Required Application Forms and Fees to register or re-register for TPS

To apply for TPS based on Haiti's designation, you must submit Form I-821, Application for Temporary Protected Status, and pay the filing fee. As part of determining eligibility, all applicants are subjected to security and background checks. Biometrics (fingerprinting) are typically required for applicants aged 14 and up, however, if you can demonstrate an inability to pay the biometric services fee, you may request to have the fee waived. Individuals with existing TPS granted under the 2021 designation of Haiti must file Form-821 for re-registration, and those who currently retain their TPS under the Ramos injunction, on the other hand, must do the same if they wish to ensure that their TPS continues when the Ramos court order end and remain eligible. Moreover, those with pending Haiti TPS application (Form I-821) as of January 26, 2022 do not need to re-apply. If the USCIS approves the Form I-821, an individual will be granted TPS until August 3, 2024.

If an individual intend to travel outside of the United States, TPS beneficiaries may apply for and be granted travel authorization as a matter of discretion. Travel authorization gives permission to leave the United States and return during a specific period.

Employment Authorization Document (EAD)

USCIS will issue a new Employment Authorization Document (EAD) with an August 3, 2024 expiration date to eligible Haitian TPS beneficiaries who timely re-register and apply for EADs which proves their legal right to work. Those who want to obtain an EAD must file a Form I-765, Application for Employment Authorization, and pay the Form I-765 fee or request a fee waiver, which you may submit on Form I-912 (Request for Fee Waiver). If the individual’s application is still pending or has already been approved, they may submit this form at the same time as their TPS application or at a later time. In addition, beneficiaries with a Haiti TPS-related Form I-765 application in connection with a Form I-821 that was still pending as of January 26, 2022 do not need to file the application again.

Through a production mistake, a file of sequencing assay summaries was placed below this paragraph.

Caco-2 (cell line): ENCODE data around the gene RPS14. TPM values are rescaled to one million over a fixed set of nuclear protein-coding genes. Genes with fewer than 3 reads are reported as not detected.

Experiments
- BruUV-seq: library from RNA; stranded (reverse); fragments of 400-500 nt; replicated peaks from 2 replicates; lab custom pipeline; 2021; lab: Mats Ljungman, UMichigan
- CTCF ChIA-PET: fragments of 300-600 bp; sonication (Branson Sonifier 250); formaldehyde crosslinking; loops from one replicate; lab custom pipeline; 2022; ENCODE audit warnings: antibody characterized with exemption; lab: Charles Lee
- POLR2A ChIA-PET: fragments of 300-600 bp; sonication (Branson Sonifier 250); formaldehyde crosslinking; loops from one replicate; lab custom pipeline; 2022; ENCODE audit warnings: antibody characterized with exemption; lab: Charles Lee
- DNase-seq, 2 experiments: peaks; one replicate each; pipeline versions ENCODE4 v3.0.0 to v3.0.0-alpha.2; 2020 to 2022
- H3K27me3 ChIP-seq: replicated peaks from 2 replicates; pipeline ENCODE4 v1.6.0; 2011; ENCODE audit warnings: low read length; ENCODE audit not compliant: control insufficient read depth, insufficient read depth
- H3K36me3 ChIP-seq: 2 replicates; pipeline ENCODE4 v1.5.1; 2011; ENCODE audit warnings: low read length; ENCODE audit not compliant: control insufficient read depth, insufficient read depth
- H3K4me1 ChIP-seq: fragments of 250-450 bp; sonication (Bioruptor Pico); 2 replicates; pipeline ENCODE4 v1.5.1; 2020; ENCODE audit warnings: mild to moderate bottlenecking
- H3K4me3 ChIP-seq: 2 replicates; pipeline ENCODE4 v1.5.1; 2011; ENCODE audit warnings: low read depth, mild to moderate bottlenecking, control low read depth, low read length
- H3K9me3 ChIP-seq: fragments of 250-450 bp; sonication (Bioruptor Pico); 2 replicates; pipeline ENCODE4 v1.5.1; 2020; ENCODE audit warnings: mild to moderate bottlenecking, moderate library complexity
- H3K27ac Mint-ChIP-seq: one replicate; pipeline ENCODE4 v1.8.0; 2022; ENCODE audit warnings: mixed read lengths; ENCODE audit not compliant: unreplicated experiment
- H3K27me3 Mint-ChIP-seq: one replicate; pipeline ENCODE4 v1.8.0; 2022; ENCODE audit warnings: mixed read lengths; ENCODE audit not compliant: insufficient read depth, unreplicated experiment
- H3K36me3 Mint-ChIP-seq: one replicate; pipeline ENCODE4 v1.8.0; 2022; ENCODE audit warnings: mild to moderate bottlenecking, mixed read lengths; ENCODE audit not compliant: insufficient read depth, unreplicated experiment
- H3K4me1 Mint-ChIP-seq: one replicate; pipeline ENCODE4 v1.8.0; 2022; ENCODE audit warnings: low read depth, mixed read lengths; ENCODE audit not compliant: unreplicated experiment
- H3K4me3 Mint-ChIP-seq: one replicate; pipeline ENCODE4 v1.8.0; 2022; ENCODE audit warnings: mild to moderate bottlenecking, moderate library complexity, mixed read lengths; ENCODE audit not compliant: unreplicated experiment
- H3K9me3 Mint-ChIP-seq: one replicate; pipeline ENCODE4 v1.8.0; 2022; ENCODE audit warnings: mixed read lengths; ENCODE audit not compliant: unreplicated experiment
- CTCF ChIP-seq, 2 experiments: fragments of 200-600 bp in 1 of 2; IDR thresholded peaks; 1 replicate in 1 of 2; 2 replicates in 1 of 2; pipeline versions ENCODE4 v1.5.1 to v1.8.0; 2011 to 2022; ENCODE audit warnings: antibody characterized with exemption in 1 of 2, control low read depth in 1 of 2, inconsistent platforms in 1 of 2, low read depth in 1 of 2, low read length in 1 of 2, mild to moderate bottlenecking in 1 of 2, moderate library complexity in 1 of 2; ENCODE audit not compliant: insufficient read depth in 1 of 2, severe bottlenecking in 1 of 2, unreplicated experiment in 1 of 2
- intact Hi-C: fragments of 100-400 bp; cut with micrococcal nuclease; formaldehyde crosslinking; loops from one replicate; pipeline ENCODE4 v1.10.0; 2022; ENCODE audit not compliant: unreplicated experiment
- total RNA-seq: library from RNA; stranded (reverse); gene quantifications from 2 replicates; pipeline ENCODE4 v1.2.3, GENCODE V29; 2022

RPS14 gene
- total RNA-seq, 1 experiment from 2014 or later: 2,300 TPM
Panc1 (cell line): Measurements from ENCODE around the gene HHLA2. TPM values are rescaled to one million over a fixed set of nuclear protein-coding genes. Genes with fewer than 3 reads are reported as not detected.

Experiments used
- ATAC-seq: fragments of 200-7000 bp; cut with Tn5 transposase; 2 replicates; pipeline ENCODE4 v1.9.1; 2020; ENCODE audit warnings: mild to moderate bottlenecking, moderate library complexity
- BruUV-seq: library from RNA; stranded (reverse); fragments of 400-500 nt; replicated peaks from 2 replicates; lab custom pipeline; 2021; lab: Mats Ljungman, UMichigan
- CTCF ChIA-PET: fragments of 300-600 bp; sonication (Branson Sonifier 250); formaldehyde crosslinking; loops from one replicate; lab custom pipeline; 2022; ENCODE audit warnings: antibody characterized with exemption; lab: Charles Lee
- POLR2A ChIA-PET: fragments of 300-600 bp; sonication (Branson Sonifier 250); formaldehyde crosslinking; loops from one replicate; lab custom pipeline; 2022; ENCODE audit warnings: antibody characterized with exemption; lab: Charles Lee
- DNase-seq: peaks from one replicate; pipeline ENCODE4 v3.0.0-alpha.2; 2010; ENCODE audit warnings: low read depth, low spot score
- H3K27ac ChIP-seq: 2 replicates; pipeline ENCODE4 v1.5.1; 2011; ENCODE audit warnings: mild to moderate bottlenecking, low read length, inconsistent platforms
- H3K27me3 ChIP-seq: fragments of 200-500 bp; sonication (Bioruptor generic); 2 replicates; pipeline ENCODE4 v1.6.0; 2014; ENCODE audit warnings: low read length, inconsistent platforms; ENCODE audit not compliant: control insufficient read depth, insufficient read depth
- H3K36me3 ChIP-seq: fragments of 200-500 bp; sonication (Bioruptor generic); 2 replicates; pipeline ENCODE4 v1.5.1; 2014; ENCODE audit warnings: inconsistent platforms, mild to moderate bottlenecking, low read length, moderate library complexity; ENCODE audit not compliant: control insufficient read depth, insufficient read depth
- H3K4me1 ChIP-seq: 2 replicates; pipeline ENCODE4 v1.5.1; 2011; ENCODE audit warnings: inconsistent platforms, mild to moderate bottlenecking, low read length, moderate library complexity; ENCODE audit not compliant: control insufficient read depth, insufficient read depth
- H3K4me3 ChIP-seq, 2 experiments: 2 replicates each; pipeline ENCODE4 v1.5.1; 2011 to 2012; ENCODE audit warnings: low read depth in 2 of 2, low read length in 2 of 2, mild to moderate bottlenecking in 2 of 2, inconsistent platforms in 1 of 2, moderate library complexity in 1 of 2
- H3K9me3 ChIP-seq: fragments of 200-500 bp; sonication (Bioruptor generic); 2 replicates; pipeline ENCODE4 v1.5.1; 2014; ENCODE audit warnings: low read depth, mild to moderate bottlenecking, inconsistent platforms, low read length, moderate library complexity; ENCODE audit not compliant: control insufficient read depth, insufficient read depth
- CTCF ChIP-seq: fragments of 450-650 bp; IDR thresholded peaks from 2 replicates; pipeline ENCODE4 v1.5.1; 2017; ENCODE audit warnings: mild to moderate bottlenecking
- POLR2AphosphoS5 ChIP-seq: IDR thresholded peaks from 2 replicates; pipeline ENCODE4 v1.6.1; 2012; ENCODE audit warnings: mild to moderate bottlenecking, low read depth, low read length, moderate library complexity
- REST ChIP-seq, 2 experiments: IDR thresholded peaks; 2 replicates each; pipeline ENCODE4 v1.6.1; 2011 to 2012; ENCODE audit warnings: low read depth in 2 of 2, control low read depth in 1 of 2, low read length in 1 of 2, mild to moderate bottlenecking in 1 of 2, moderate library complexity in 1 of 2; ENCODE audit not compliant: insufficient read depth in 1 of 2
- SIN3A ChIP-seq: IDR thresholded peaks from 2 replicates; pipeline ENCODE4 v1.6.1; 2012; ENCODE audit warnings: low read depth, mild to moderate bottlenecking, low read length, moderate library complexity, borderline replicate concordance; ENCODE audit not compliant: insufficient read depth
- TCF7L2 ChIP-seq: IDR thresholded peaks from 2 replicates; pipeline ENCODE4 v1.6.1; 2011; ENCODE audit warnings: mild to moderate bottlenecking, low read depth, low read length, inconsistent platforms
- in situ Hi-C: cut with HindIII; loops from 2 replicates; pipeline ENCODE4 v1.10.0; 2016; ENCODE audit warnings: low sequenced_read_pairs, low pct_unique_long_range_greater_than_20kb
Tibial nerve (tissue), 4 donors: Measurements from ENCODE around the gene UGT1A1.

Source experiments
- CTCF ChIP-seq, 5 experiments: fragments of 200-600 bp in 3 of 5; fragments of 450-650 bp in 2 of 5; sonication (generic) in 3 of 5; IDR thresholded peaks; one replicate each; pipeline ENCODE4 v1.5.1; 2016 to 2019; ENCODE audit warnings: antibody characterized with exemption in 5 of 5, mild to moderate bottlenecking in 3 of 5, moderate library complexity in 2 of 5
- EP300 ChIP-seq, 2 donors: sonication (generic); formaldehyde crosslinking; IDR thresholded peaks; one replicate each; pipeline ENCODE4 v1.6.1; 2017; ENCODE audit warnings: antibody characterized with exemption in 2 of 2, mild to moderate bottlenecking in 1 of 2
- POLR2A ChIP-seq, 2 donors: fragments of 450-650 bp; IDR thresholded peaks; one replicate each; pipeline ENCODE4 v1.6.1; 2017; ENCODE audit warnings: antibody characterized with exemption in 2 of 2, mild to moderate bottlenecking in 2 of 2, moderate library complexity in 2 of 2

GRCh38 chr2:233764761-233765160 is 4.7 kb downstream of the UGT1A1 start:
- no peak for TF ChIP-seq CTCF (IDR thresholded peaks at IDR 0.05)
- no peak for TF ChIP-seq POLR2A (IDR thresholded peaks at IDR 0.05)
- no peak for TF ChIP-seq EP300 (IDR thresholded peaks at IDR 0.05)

TPS program is not ending as it is a form of immigration relief created by federal law. The law allows the federal government to "designate" certain countries for TPS based upon country conditions. However, each country has a different expiration date for TPS. As a reminder, TPS is temporary, you must look into what your legal options might be and whether you may be eligible for other forms of immigration relief.

TPS has many eligibility requirements. So it is extremely important for Haitians who think they may be eligible to apply to consult a competent and experienced immigration attorney. Our skilled immigration lawyers can answer any questions about TPS and guide you through every step of the process. For more information on how we can assist you, please visit our website at or email us at

Patricia Elizee is the managing partner of the Elizee Law Firm, an immigration law firm located at 1110 Brickell Avenue, Suite 315, Miami, Florida 33131. Phone 305-371-8846.